Brighton Law School blog


Insight From This Year’s Client Interviewing Final

The 2016/17 Client Interviewing Competition, sponsored by Gerard Maye Legal Solicitors, was another great success! And the winners will of course move on to compete in the Regional Competition. Let’s wish them all the success, and more, that we had last year when Brighton made it to the Internationals and came in third place! Giving us some background on the finals last week is Marlon Cameron, who can let us know exactly how things went down: 


This year the scenario revolved around a dispute between students and their neighbours, which had escalated to involve the University. Student Alison Bernard acted as the client, and was seen first by Ashley Concannon and Lizzie Mutter. They began their interview with great confidence and charisma, with Ashley welcoming the client and setting out the structure of the interview.  Lizzie then began the interview, and was very successful in eliciting most of the relevant information while Ashley took notes. Ashley then clarified a few points, before Lizzie fielded the question of action points in an extremely professional manner.  The interview finished after almost exactly half an hour, the two ‘solicitors’ then reflected briefly, and said goodbye to their ‘client’ as they showed her to the door.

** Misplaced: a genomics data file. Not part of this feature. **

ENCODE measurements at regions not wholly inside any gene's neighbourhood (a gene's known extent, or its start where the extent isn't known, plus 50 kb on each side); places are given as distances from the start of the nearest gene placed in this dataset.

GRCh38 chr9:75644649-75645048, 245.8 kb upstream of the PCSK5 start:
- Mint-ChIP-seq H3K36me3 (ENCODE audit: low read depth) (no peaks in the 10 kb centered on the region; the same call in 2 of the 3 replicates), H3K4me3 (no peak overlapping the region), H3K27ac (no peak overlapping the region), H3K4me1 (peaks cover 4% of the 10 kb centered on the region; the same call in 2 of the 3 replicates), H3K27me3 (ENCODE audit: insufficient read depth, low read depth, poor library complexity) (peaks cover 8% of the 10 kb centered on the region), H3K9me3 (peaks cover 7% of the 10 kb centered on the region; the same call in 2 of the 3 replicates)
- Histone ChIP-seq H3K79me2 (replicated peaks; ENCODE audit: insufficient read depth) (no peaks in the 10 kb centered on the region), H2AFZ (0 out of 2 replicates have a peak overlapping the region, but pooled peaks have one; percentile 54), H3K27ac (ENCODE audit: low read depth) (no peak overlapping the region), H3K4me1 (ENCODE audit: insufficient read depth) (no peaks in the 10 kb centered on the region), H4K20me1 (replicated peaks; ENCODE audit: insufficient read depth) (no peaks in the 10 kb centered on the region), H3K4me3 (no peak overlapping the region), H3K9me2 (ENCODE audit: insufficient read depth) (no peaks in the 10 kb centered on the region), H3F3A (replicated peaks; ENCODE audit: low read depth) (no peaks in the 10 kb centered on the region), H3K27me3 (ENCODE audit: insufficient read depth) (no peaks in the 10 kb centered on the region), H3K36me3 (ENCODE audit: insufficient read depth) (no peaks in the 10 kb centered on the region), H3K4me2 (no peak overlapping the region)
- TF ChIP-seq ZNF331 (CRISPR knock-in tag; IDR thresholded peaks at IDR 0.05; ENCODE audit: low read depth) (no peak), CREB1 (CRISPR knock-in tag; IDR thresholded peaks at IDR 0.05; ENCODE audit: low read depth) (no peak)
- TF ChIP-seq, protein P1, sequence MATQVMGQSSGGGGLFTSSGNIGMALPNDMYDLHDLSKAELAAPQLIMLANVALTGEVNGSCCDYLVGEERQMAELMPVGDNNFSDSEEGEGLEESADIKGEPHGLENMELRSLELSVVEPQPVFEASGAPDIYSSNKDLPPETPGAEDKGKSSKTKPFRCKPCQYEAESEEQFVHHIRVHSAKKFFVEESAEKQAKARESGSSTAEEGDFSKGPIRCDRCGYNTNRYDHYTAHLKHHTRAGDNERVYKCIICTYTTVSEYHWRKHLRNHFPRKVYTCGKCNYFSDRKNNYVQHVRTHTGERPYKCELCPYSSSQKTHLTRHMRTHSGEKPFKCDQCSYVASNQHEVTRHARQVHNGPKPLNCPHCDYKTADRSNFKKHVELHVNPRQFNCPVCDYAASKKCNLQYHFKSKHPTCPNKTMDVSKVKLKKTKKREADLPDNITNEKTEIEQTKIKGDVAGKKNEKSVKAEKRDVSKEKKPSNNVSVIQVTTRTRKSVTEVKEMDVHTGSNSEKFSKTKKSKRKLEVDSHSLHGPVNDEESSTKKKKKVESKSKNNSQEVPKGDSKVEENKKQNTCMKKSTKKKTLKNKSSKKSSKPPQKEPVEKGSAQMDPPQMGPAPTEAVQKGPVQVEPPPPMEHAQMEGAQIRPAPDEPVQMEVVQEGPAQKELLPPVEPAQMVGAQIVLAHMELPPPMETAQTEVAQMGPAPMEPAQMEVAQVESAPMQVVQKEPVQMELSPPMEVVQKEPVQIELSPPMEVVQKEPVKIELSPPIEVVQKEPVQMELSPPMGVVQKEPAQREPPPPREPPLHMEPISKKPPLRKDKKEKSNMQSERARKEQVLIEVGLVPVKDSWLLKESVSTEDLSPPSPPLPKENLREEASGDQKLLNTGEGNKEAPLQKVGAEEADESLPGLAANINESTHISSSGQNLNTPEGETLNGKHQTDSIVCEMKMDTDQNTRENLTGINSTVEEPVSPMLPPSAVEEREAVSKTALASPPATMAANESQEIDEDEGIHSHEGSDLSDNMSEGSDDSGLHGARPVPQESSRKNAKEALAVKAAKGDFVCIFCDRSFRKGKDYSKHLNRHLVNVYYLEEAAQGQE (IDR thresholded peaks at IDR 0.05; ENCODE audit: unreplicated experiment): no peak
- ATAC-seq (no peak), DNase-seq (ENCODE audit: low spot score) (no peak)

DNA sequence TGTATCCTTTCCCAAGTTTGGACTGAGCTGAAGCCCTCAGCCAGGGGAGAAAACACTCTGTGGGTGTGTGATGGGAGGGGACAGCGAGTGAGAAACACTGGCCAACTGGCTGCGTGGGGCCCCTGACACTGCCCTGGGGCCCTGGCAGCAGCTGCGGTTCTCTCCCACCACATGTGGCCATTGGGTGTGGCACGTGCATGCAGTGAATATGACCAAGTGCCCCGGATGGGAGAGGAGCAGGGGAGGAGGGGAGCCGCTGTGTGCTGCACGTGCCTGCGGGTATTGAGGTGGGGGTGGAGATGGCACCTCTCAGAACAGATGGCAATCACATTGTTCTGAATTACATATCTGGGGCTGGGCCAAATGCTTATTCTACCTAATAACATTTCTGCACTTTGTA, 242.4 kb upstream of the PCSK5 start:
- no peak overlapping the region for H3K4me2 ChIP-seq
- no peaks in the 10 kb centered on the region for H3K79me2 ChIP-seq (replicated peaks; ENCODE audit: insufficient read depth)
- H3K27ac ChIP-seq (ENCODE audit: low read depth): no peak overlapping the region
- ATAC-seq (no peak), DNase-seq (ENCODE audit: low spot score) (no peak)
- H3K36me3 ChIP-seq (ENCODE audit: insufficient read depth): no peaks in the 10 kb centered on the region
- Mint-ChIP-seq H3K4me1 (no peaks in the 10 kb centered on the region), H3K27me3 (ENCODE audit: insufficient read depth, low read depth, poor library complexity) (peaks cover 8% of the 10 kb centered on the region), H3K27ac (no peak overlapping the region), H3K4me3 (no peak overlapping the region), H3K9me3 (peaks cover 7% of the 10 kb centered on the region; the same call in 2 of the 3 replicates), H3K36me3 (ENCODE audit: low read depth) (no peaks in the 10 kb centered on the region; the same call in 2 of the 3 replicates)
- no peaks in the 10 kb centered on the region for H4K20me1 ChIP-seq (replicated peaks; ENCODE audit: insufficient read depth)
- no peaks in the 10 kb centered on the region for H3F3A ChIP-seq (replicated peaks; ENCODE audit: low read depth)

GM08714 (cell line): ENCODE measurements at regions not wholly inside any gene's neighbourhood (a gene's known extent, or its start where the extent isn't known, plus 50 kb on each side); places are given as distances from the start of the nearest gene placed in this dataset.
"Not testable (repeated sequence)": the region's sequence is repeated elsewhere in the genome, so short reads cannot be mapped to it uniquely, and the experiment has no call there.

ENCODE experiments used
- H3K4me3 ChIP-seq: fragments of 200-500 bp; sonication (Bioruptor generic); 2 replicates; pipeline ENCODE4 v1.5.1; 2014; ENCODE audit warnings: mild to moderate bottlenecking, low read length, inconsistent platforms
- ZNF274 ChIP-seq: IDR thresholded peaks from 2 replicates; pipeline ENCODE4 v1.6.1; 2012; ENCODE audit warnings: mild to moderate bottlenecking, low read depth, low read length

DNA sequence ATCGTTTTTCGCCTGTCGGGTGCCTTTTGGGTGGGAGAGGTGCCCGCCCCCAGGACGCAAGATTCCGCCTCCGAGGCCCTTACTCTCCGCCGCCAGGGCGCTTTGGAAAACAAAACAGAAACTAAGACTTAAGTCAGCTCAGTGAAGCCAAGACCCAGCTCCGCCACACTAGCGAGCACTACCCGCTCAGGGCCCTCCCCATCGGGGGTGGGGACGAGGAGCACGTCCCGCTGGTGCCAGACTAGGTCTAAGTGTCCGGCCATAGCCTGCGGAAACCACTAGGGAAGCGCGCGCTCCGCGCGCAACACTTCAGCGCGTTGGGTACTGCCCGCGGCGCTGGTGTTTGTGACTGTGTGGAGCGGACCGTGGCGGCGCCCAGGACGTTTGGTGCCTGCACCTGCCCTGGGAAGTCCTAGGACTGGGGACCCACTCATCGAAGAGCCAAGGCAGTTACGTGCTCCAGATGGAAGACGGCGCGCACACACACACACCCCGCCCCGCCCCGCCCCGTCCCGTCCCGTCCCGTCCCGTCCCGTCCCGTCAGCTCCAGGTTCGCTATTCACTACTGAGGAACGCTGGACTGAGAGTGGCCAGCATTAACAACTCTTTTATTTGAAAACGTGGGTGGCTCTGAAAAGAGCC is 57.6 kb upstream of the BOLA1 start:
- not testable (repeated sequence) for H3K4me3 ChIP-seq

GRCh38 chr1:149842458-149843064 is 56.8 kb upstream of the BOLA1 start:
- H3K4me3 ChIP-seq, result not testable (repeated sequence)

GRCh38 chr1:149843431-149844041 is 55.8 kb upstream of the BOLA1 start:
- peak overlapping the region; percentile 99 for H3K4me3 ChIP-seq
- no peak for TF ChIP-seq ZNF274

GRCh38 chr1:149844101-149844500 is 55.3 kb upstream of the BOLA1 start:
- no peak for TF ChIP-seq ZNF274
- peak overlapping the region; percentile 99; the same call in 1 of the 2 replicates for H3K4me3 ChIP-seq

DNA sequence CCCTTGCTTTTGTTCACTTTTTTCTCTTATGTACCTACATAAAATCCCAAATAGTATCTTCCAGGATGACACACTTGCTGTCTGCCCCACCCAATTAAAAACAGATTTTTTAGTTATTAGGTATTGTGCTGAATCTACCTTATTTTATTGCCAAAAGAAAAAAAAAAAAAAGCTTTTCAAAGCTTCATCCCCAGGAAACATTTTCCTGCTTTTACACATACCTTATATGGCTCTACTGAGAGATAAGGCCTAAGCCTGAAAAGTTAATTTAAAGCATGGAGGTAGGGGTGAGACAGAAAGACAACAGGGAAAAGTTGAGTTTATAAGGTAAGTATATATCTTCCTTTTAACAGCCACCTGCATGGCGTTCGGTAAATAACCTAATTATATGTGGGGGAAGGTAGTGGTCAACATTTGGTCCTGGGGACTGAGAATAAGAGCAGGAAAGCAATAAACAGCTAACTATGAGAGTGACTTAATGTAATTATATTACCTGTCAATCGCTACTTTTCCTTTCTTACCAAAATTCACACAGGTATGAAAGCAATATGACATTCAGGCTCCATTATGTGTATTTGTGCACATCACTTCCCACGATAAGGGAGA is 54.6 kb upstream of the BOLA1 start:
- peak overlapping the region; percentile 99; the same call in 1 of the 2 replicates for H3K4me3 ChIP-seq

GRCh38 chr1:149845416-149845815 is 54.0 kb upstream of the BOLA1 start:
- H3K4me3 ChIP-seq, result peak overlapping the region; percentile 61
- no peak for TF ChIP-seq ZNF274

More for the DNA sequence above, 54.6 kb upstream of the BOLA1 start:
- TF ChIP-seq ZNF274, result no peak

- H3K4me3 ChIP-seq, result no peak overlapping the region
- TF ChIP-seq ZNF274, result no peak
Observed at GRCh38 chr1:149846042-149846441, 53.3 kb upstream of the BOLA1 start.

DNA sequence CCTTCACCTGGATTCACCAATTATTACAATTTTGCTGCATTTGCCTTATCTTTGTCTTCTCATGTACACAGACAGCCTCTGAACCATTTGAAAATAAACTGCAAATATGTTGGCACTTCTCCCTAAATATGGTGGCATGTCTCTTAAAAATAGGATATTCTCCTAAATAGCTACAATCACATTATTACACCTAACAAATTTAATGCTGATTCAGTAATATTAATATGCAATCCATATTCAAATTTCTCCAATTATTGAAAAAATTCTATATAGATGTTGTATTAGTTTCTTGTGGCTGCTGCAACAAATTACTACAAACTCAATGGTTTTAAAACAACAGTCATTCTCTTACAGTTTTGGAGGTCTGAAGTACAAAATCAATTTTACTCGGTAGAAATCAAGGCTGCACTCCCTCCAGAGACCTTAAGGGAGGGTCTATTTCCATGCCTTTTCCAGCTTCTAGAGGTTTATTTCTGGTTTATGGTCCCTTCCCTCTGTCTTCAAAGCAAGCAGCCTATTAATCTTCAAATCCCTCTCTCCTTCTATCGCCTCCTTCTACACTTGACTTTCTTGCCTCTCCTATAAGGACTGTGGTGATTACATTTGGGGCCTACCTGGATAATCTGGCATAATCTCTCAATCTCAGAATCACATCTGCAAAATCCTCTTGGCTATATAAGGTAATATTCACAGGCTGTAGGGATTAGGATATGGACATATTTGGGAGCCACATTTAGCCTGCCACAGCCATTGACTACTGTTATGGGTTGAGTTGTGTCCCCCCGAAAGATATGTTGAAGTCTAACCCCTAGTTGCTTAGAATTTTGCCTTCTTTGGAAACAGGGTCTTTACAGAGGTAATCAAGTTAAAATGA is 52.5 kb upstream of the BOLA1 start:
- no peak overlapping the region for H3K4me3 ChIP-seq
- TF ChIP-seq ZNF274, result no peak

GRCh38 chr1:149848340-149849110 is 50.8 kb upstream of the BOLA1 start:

It was then the turn of Charlotte Ludlam and Jack Boyle. Charlotte and Jack were equally professional; however, their questioning was rather more incisive and their overall manner seemed more goal-oriented. A few details of the neighbour dispute came up a little later in this interview than the first, and while there were one or two things mentioned that the first pair had not mentioned, overall it seemed as though there was a little less detail to the action points this time.

The judges, which included Chloe Chatton, one half of the winning pair last year, and Gerard Maye, and John Searby, from Gerard Maye Legal, took around ten minutes to confer and deliberate. Organiser and University Lecturer, Jeanette Ashton, then thanked the judges and Alison for acting as the client. Gerry Maye then revealed the Judges’ verdict. He acknowledged how difficult it is to sell legal services to clients who deploy ‘sidewinders’, and commended the hard work of both pairs, but that sadly there could only be one winning pair – Ashley and Lizzie.

Certificates, handshakes, thanks and smiles followed: a sporting finish to a sporting contest.
By Marlon Cameron


Fortunately, we are also lucky enough to have a perspective from one of the finalists, Jack Boyle, who has written a great piece about all the hard work and effort that goes in to a successful client interview; including some great hints, tips, and advice!


As a full time CPE student balancing a part time job, I am well aware of the need to constantly manage my time; and for that reason the decision to take part in this year’s client interviewing competition might seem a little too ambitious from the outside. However, in reality it has been a very rewarding experience, and I feel as though it has already shaped my view of the legal profession. If this competition has showed me anything, it is the emphasis of listening as a professional skill, which is something I have taken away with me as the most valuable element of client interviewing. This is something which can easily be forgotten amidst the piles of journal articles, exams, and dissertation proposals of this academic stage.